During our break over the Summer, we finally discovered Netflix (for those who don’t know, Netflix is an internet provider for TV shows and movies). We know we are late to the party, but we simply had never prioritised watching TV series in our leisure time before. Plus, our old internet connection was poor and so I don’t think it would have coped with streaming shows. We have since changed providers (https://www.EATEL.com/residential/internet/ for anybody interested) and now we have joined the Netflix party. Whilst we are certainly enjoying this never-ending source of entertainment, it definitely comes with it’s perils, and we are equally enjoying observing it’s effects on our everyday life. Put it this way, it’s seriously addictive and it can very quickly turn into what we have termed, ‘Binge Watching Disorder’ if you’re not careful.

‘Binge Watching Disorder’ is characterised by a range of signs and symptoms, and from experience, can look something like this:

  1. A level of sheer excitement when you realise you have time to watch an episode;
  2. A feeling of utter content when you sit down on the couch and hit play;
  3. A touch of dread when you realise the episode might be ending soon;
  4. A significant disappointment when the episode ends;
  5. A deep yearning to watch another episode right away;
  6. A pang of guilt when you decide to just let it roll (quickly replaced by contentment once more);
  7. A shade of regret in the morning from your binge the night before;
  8. A sense of longing throughout the day to just go home and watch another episode;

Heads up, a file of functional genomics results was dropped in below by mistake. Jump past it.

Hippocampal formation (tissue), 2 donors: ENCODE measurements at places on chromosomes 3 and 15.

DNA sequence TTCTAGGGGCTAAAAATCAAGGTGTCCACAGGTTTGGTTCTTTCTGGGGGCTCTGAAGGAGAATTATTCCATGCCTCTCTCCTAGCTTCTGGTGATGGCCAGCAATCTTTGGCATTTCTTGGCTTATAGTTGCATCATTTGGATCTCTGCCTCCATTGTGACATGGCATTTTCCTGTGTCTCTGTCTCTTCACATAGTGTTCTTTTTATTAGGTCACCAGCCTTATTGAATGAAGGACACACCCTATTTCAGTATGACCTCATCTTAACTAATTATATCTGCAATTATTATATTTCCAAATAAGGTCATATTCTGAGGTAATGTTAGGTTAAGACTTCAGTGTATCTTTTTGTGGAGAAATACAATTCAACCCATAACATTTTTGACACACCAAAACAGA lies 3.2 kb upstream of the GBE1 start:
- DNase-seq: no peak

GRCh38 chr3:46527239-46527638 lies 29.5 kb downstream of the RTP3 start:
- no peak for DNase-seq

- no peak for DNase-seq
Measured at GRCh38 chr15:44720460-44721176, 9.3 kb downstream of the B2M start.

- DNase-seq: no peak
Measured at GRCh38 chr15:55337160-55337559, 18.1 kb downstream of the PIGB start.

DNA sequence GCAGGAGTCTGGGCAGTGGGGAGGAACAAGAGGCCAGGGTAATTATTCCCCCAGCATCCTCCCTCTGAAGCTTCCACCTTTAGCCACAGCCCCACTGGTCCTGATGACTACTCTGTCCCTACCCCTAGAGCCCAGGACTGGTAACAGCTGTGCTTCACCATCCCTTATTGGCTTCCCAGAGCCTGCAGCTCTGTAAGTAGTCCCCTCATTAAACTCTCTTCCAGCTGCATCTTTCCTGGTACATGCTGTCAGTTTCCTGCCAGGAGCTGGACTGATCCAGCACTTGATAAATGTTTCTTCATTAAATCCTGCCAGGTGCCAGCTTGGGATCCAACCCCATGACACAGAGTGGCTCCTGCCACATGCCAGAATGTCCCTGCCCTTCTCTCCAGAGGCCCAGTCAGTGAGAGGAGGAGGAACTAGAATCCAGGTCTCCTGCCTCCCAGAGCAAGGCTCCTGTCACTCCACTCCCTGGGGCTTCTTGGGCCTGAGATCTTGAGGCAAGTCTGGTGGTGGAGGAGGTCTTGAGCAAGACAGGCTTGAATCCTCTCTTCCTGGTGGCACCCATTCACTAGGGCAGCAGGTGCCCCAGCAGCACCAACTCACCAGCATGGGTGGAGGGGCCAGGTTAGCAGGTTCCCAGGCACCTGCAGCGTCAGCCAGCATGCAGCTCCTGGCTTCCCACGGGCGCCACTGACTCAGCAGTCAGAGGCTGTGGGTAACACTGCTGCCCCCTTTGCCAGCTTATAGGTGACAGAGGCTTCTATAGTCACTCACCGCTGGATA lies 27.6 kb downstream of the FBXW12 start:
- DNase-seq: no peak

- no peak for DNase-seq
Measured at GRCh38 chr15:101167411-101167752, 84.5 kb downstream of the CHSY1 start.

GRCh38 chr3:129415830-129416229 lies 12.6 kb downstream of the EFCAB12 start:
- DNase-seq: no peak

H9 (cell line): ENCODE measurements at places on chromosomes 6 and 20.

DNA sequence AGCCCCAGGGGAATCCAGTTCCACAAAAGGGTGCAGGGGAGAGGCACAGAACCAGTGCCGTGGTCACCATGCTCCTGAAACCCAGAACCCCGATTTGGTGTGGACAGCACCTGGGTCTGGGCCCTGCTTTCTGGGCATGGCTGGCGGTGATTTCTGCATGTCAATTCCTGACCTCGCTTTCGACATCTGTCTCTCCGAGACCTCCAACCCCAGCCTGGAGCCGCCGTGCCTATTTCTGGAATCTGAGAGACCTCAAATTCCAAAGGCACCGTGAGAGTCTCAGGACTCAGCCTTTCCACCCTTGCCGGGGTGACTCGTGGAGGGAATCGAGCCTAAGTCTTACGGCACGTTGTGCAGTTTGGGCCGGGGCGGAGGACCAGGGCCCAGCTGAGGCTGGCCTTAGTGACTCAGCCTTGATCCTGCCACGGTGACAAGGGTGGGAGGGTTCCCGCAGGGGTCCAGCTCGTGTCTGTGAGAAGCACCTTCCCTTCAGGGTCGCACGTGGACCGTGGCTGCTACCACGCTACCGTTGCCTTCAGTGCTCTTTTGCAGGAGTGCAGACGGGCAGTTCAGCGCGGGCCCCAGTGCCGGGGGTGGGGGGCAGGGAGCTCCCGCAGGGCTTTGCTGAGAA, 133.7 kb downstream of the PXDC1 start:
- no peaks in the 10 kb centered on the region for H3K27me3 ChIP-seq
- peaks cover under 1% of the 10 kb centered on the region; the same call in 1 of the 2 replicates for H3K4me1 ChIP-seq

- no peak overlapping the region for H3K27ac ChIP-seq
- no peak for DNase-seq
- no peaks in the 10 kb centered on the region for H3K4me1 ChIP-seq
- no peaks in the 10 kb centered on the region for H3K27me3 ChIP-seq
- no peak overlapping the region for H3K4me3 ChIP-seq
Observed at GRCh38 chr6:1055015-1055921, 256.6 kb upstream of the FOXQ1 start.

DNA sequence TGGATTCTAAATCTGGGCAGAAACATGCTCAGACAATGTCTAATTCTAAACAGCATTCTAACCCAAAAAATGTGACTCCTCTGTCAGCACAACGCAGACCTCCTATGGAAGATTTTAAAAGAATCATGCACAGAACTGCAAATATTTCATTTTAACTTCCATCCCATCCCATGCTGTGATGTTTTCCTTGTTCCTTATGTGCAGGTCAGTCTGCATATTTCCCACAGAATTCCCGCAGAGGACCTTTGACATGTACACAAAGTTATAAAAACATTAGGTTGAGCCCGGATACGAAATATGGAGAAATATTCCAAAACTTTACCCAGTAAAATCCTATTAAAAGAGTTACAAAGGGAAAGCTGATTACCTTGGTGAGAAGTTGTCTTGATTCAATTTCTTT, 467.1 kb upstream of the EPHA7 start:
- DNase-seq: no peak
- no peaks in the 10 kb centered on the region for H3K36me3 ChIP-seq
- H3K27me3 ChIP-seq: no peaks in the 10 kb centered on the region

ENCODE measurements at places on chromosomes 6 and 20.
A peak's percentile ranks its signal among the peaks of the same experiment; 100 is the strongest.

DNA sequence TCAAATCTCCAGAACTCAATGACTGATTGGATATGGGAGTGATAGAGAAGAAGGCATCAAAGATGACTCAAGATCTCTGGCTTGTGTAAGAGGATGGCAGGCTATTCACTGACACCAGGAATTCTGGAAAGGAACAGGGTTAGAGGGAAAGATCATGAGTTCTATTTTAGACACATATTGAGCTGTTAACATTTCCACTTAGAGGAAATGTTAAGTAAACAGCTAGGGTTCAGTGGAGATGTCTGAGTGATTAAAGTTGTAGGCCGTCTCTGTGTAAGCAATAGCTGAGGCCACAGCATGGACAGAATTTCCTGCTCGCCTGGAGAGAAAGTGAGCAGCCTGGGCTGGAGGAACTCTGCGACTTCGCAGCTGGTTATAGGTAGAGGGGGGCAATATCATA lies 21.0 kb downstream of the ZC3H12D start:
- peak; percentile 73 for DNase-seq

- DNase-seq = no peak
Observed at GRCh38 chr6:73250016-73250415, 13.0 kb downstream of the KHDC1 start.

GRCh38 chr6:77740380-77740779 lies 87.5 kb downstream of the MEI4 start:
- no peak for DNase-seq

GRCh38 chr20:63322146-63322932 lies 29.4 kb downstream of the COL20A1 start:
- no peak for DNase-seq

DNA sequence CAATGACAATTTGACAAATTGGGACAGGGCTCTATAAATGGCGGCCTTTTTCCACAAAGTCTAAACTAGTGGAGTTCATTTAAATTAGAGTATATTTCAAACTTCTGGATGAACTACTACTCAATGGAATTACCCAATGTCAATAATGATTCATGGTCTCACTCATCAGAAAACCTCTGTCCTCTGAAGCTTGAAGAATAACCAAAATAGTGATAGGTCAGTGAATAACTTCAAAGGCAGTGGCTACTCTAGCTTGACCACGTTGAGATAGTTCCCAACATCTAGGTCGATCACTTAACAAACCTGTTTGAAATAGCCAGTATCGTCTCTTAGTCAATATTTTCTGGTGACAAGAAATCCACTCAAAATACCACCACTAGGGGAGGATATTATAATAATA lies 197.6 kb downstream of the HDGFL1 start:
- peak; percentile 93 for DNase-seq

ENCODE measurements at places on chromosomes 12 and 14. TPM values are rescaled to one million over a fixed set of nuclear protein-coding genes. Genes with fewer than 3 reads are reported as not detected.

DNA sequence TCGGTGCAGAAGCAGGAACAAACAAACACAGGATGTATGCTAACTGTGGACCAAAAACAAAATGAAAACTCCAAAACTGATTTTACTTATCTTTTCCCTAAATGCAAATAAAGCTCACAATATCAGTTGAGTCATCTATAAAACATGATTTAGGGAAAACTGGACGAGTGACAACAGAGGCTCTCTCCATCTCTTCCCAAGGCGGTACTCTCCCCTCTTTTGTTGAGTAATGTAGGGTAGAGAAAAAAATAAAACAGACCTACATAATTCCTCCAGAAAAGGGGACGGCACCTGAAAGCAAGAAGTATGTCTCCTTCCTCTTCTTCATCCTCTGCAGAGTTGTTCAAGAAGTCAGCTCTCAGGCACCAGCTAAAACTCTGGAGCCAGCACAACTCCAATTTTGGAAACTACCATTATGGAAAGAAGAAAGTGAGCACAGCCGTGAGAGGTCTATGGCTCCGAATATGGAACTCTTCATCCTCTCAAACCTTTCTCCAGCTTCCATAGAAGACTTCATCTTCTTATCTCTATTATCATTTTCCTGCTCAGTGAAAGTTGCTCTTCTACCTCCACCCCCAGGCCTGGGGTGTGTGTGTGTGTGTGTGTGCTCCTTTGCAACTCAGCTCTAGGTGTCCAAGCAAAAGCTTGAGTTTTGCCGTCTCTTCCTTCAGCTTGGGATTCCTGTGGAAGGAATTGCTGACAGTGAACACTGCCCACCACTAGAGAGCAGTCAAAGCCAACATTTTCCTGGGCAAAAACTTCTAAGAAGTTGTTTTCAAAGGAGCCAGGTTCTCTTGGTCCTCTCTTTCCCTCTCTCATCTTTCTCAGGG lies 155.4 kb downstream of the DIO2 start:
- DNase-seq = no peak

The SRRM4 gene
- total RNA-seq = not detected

9. A subset of dreams containing characters or themes from the show you are watching;
  10. A portion of your day spent daydreaming and thinking about various aspects of the show.

According to a survey conducted by Netflix itself, 61% of TV streamers regularly engage in binge watching (viewing between two to six episodes of a show in one sitting). This starts to become a significant problem when we begin to neglect other activities or responsibilities in favour of our watching. The thing is, we live such busy lives already where time is such a precious commodity, that if there are healthier ways to re-charge and get centred (like meditating, exercising, or having a bath)…we should consider squeezing them in over another episode instead!

The key to managing your ‘Binge Watching Disorder’ is to bring a level of intentional awareness to your viewing. Here are three mindfulness tips to put into practice now:

  1. Consciously decide on how many episodes you are going to watch before you hit play;
  2. When you experience that deep yearning to just watch another episode, ask yourself how much happier it will ACTUALLY make you feel if you continue to watch (won’t you just be in the same boat in 30-45mins time?);
  3. As you feel the disappointment and upset setting in, treat them like any other unpleasant emotions passing through you – observe them, accept them, and then continue with whatever you were doing.